September 29, 2013
A few weeks ago, philosophy professor Adrianne McEvoy and I were chatting after her Methods of Inquiry class for which I had guest-yammered about the writing expectations in different college disciplines. She’s a new Mom, and she’s thinking about moving to the country so her boy can grow up eating dirt and wrestling bears. Adrianne talks occasionally to me about what it’s like being a country mouse in the midst of the gas industry. At one point during our conversation, Adrianne asked me, “Are the gas industry folks evil or dumb?”
I had to think about that one. After a moment, I said, “Neither, I don’t think. They’ve got to be smart to do what they do. And I don’t think they’re necessarily malicious, though some may be. The problem, as I see it, is that they are trapped in this box of language that they’ve created. They use language in ways that prioritize what they want to happen and that overlooks a lot of other concerns.” Even as I reeled this off, I wondered if it were really clear. That’s one of the problems with using language to talk about language—it’s all we got, and it can be about as clear as frack water sometimes.
Though I have no doubt that some in the industry are “evil” and don’t give a shit about anyone (Aubrey McClendon comes to mind), I think things tend more toward the dumb side. Not dumb in an I’m-not-capable-of-learning way—to handle that technology, you’ve got to be smart in some ways—but dumb in Aldo Leopold’s sense of not knowing or being ignorant. We’re all dumb in some ways (don’t ask me anything about engines or pop culture or hunting), and I think this dumbness grows in part from the stories we tell ourselves about what we value.
Cthulhu knows, it affects me. I learned to rock climb in North Carolina in the late 80s. There are dozens of climbing areas in the US, and the way people go about climbing in each depends on what the locals decide. North Carolina climbers believed in what is called a traditional ethic, which means they believed the best style of climbing was to go from the bottom to the top with no fixed (permanent) protection and no prior knowledge of a route. Called “on-sight climbing,” this approach gave NC a reputation for being a bold and adventurous place to climb, because climbers often faced long leader falls onto sparse protection. A leader fall occurs when a climber, belayed by another, climbs a rock, placing and clipping protection (pro) as he climbs. Since the rope is running up to the climber, instead of down from the top, the climber falls the distance he is above his last pro x 2 (5’ above equals roughly a 10’ fall). It’s a big step for a climber to start leading, because the mental game becomes more intense and more rewarding.
NC climbers I knew talked about the NC style of climbing in reverent tones and heaped praise on climbers who did it well. (“Did you hear about Local Toughguy’s ascent of Pucker Factor? That guy is badass!”) As I was learning to climb, I wanted to be talked about that way, too. I internalized the stories, bulking up my attitude on the right way to climb like my forearms accumulated muscle from hanging onto small holds. I dismissed places with a different approach to climbing as not really climbing. To say I was judgmental at the time would be an understatement.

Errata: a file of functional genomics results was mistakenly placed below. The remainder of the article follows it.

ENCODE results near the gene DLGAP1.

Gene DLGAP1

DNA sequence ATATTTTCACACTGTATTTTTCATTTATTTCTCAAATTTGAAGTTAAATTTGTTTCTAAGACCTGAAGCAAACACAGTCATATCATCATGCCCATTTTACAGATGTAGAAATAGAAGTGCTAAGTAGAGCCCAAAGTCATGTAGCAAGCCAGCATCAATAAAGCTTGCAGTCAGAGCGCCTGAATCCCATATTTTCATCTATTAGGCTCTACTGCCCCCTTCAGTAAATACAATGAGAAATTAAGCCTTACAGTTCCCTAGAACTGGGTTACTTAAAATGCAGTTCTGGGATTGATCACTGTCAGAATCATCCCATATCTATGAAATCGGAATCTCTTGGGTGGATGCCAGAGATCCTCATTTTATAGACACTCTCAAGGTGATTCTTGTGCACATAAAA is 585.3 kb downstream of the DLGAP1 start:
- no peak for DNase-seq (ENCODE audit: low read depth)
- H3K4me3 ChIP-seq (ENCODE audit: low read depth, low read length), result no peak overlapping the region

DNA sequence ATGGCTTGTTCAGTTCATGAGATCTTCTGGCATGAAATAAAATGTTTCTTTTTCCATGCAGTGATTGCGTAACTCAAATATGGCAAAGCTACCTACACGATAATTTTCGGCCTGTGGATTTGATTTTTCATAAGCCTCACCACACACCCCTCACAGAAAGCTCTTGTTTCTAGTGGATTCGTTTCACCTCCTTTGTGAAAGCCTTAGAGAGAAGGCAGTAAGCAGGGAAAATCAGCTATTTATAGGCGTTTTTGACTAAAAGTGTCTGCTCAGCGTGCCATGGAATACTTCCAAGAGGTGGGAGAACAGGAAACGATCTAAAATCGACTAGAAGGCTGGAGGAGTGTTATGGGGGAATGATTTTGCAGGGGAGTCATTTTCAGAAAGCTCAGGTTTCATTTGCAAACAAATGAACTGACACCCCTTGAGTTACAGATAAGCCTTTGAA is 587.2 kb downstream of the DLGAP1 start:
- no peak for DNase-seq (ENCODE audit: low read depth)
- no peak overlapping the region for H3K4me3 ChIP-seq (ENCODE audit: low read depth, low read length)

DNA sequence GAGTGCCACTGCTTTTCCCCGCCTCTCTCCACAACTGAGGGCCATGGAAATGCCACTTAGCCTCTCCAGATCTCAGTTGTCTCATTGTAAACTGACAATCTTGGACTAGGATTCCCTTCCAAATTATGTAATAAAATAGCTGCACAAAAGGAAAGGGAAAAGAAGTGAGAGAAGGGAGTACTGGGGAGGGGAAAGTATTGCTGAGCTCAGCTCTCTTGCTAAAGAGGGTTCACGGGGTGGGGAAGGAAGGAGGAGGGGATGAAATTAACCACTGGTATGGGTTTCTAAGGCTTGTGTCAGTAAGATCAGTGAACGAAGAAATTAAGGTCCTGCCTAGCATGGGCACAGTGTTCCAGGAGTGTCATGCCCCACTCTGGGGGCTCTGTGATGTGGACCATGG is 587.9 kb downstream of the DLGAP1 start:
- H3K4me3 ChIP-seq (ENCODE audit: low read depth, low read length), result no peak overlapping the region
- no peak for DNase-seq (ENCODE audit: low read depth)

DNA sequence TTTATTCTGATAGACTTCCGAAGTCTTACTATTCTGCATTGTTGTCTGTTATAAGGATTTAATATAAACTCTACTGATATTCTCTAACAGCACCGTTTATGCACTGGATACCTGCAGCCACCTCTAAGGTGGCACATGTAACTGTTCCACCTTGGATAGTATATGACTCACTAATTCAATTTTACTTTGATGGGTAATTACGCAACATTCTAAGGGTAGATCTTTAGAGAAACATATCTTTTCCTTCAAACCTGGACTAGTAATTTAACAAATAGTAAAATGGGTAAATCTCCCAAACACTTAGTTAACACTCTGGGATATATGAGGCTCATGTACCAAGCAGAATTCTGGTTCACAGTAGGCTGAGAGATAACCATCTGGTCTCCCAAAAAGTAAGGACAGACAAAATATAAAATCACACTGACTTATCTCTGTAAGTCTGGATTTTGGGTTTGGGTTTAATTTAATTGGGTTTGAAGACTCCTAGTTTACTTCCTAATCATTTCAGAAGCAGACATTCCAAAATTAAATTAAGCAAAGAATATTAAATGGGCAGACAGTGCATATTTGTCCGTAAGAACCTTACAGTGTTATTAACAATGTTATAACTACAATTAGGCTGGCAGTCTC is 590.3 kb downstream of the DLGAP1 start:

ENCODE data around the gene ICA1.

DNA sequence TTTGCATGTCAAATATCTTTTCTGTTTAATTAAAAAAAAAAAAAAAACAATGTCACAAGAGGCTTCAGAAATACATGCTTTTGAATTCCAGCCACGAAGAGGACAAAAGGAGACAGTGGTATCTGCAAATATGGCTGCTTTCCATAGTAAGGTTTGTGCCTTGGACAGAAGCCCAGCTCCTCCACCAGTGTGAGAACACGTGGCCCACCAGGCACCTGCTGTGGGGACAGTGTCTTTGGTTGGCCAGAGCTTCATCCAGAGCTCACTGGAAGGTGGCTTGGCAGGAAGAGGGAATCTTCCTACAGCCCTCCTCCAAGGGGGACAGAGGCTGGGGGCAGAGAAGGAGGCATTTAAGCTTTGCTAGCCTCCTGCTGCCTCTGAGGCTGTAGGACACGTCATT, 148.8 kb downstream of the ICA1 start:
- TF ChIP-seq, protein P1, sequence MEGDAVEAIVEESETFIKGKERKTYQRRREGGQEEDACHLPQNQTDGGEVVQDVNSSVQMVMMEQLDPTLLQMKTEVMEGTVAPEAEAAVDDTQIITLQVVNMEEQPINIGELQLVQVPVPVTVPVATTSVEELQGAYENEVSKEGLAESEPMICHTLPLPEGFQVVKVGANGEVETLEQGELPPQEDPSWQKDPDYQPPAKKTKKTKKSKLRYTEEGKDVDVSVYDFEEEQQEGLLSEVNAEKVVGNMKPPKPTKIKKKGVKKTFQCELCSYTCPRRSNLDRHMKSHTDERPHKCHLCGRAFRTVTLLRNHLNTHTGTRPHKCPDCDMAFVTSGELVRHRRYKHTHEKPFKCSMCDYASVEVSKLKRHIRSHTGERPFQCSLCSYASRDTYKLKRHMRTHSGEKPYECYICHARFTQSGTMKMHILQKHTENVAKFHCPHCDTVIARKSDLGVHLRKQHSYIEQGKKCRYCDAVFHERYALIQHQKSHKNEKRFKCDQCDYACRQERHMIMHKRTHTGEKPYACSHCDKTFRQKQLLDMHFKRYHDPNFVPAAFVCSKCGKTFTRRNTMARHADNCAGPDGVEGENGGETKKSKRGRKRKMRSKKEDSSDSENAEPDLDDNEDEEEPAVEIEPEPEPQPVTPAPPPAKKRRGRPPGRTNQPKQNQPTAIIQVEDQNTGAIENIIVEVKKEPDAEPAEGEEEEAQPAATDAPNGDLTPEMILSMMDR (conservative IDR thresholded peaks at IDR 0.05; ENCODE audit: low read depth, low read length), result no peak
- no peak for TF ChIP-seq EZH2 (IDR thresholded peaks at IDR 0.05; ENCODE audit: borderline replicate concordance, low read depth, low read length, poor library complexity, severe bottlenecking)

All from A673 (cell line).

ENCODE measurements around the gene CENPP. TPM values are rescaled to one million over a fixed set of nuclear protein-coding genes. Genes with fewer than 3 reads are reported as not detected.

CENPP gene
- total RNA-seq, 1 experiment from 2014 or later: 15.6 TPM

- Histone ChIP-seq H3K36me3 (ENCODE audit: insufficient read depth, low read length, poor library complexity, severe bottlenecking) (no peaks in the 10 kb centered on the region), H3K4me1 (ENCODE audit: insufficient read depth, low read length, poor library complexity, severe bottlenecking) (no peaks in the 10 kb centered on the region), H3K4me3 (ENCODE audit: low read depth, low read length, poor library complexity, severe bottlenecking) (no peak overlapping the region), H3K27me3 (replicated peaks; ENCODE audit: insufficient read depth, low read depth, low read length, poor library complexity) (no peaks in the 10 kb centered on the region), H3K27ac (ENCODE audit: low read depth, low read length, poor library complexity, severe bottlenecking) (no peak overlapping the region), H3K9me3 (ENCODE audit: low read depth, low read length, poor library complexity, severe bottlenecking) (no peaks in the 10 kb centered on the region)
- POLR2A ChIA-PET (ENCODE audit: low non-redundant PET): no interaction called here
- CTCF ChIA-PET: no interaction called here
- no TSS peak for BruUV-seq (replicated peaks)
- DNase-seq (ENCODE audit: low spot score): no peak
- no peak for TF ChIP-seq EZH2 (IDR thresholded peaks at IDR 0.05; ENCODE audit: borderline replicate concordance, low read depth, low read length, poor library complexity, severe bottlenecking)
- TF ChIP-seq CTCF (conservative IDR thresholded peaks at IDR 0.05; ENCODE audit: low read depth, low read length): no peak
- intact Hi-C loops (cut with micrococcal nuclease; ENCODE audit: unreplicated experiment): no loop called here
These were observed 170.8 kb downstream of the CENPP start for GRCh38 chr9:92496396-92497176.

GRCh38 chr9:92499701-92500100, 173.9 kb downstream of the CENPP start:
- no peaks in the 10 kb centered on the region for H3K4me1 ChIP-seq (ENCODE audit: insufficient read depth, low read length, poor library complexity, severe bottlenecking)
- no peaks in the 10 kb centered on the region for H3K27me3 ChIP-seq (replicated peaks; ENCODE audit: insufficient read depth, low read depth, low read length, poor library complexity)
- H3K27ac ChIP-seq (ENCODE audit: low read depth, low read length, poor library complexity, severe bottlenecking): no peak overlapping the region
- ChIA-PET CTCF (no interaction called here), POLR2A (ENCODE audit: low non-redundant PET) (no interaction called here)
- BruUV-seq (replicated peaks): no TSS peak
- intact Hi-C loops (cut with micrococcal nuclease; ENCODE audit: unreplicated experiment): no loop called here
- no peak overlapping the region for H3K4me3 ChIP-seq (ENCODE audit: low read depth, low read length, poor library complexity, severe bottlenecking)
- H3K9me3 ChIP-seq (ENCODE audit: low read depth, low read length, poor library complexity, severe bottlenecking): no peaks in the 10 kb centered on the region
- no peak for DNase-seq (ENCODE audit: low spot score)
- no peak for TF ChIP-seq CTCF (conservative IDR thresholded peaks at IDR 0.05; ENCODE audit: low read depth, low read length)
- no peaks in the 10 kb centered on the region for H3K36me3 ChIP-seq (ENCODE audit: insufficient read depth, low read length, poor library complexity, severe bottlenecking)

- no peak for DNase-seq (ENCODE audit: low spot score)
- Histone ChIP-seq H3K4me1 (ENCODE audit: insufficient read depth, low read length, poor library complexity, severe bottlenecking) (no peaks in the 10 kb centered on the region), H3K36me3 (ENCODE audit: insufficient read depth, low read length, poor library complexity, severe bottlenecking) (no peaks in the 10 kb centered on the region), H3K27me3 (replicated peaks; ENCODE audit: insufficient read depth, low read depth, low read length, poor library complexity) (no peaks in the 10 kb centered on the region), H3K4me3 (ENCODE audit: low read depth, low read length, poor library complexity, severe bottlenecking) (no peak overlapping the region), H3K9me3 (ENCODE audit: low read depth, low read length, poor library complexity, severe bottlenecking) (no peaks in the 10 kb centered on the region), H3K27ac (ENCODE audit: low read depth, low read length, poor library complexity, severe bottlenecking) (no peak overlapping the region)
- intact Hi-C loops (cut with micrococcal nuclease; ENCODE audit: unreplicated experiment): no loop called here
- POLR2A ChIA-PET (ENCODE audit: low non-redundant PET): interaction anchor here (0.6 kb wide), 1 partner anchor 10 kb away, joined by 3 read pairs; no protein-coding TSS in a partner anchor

My buddy, Sean, and I bumbled through a lot of climbs, and we climbed with local climbers, like Woody, JoJo, Mike, Byron, Alex, Scrappy, Burton, Mark, and a host of others who told us more stories. We met rock god Doug Reed, one of the strongest climbers in the US at the time and not afraid to “run it out” (which means climbing hard moves way out from his protection, facing big falls). We heard tales of strong climbers taking serious risks to do first ascents in good NC style. Everything I heard I considered gospel. Over time, Sean and I started taking on some of those risks ourselves, driven by the on-sight, no-falls ethic.
That doesn’t mean I didn’t fall, but they were few and far between. I still remember the first leader fall I took at Stone Mountain. I slipped off some tiny holds and slid 10’ down a rock face. It happened so quickly, I didn’t get scared. Hanging about fifty feet off the ground, I looked down at Sean, who was belaying me. He dangled a couple of feet off the ground. Kicking his feet, he deadpanned, “Hey, man, this shit works. It worked.” I laughed, choking down the adrenalin rush, and finished the route. As I got stronger, I would hang out for 45 minutes on a 60’ climb, climbing up and down, trying to figure out how to unlock a move without falling, that NC ethic driving my choices and behavior. I worked my way slowly and methodically through the climbing grades (difficulty ratings), and I rarely lead climbed a route if I thought I had a chance of falling. The upside is that I would put off doing risky routes until I thought I was ready, which led to some rewarding ascents. Another upside: I never got hurt. The downside is that I didn’t climb nearly as hard as I was physically capable of because of the story I told myself about the way climbing should be, a realization that now haunts this 46-year-old. The stories I heard and told myself held me back.